Investors have been wondering when bears would have had enough of bashing grains, after driving prices of wheat down 20% so far this month in Chicago, and corn down 15% in two weeks.
Fittingly Tuesday, by tradition the day of futures market turnarounds in the Windy City, brought a distinct change in sentiment.
That reflected in part improved sentiment across financial markets, as hopes grew for Greece's parliament passing the austerity measures needed to secure a rescue package.
Wall Street shares were more than 1% higher in late deals, with the
And, with a weaker dollar bolstering prices of dollar-denominated assets by making them more competitive to buyers in other currencies, many commodities had an extra support.
Indeed, the CRB commodities index stood 1.7% higher in late trading. And, against the run of recent play, grains outperformed, helped by a spate of positive fundamental news too.
Sure, investors were seen anyway as unlikely to stick their neck out too much further ahead of key US data on stocks and sowings due on Thursday.
"The [acreage] report is huge, the biggest of the year thus far," US Commodities said.
But many fundamentals turned the way of farm commodities too, with US crop condition data out overnight seeing the health of
"The drop in the corn rating number by two points in the US prompted some of the short covering as it caught the market off guard," Darrell Holaday at Country Futures said.
Matthew Pierce at PitGuru said: "If what I saw this weekend in northern Indiana is any indicator, I think we have much bigger problems on our hands than anyone wants to admit."
Indeed, "the path of least resistance [for futures] is to the upside - plain and simple", Mr Pierce added, noting factors such as a dearth of Chinese rainfall, strong US corn ethanol production, and that offers for corn for shipping "are almost impossible to come by", thanks to tight supplies.
Meanwhile, the turn of weather cool in Brazil, a problem for coffee as noted elsewhere on Agrimoney.com, was an issue for corn too.
"Pastures and livestock are at risk and ranchers and farmers are being advised to have additional feed such as hay or silage available for their cattle, especially dairy cattle," Dr Michael Cordonnier at Soybean and Corn Advisor said.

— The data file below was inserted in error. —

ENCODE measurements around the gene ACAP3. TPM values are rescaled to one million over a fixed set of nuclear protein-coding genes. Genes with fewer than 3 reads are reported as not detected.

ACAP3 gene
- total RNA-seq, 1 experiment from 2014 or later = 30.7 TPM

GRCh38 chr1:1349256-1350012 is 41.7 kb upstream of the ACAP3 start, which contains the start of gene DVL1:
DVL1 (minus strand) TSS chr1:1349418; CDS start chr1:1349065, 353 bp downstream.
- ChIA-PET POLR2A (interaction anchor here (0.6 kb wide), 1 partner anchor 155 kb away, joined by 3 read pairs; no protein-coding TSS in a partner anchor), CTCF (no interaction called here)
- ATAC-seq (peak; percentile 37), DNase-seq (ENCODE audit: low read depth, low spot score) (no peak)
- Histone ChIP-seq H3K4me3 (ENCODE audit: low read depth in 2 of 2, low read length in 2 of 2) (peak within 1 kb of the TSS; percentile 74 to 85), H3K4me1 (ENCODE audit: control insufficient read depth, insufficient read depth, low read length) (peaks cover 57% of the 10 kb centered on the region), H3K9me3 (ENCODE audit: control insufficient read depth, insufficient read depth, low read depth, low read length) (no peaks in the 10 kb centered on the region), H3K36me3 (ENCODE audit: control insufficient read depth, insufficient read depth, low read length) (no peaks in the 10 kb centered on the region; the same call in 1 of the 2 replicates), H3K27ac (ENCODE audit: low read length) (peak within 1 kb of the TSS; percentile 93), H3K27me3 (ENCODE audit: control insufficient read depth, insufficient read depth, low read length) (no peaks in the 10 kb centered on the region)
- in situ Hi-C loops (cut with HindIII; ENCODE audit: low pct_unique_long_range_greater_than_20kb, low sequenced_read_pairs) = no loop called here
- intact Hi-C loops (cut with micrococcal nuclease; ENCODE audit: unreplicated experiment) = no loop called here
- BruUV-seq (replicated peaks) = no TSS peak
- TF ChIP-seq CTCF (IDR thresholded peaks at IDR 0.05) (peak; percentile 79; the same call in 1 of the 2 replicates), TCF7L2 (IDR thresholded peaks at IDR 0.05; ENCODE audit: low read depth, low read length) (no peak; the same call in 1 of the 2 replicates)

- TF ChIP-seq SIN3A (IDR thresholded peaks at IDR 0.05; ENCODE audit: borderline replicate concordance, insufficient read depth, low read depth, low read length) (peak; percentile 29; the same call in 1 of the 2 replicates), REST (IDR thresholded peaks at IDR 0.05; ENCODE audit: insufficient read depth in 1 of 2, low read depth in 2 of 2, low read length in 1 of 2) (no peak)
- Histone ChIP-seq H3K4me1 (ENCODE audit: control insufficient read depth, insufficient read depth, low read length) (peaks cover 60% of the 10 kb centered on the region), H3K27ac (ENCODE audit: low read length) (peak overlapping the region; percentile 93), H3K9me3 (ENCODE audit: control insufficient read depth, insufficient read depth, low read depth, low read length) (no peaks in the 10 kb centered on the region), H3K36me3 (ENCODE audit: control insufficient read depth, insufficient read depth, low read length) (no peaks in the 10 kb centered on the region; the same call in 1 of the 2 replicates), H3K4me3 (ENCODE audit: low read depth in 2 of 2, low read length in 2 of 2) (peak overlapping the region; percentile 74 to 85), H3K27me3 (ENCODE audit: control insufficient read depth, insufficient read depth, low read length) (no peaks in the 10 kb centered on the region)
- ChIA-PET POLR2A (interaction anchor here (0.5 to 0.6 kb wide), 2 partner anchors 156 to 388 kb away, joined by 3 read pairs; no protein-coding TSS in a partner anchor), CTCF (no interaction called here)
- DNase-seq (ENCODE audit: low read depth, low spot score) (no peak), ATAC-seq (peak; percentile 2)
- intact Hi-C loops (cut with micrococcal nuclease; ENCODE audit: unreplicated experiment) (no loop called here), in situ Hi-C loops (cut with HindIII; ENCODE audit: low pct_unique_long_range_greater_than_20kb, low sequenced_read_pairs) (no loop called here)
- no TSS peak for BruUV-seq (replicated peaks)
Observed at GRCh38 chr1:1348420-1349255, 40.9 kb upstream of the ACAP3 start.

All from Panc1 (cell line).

But, more crucially for grain markets, "later planted [second-crop or safrinha] corn is still in the grain filling process and susceptible to the cold temperatures".
"Cold weather is potentially the biggest problem for safrinha corn production in southern Brazil."
There were signs of demand too at these lower prices, with South Korean feed groups said be looking for 220,000 tonnes of feed wheat.
The result was a market which indeed showed a more upbeat tone, seeing Chicago wheat for July added 2.8% to $6.40 ¼ a bushel, representing a recovery of more than 5% from Thursday's low.
Even so, corn expanded its, atypical, premium over wheat, gaining 3.4% to $6.83 a bushel for July. Still, it lost ground against the December lot, which soared 4.2% to $6.53 a bushel, helped by the weak crop condition data.
"This was the first signal that the crop in the last week got smaller. The prior weeks the crop ratings improved and thus you had to conclude the crop was growing," US Commodities said.
In Europe, grain prices were especially firm, after underperforming on Monday. Paris wheat for November soared 4.0% to E195.00 a tonne while London wheat for the same month closed up 3.6% at £164.75 a tonne.
"Fundamentally, global wheat supply and demand is similar to last year. Concerns for quality are also similar," Jaime Nolan at FC Stone's Dublin office pointed out.
Back in Chicago, soybeans managed a weaker performance, up only 1 cent to $13.30 ¾ a bushel for July delivery, a factor in part of the oilseed's lesser interest to speculators. The oilseed avoided the worst of this month's selldown, making short covering less of an issue.
Furthermore, China put a dampener on hopes of an export recovery by forecasting a drop imports of the oilseed, in July – a fall measured either month on month or year on year.
The fibre did not reflect the broader trend in the Big Apple, where raw
Unica, the cane industry group which released the data, blamed the 14% decline, year on year, on rain earlier in June which lowered the sugar content in cane.
The better traded October raw sugar contract closed up 4.3% at 27.01 cents a pound, while London white sugar for August ended 5.4% higher at $764.80 a tonne.
New York's July contract added 3.1% to 257.90 cents a pound, with the September contract gaining 3.1% to 258.90 cents a pound.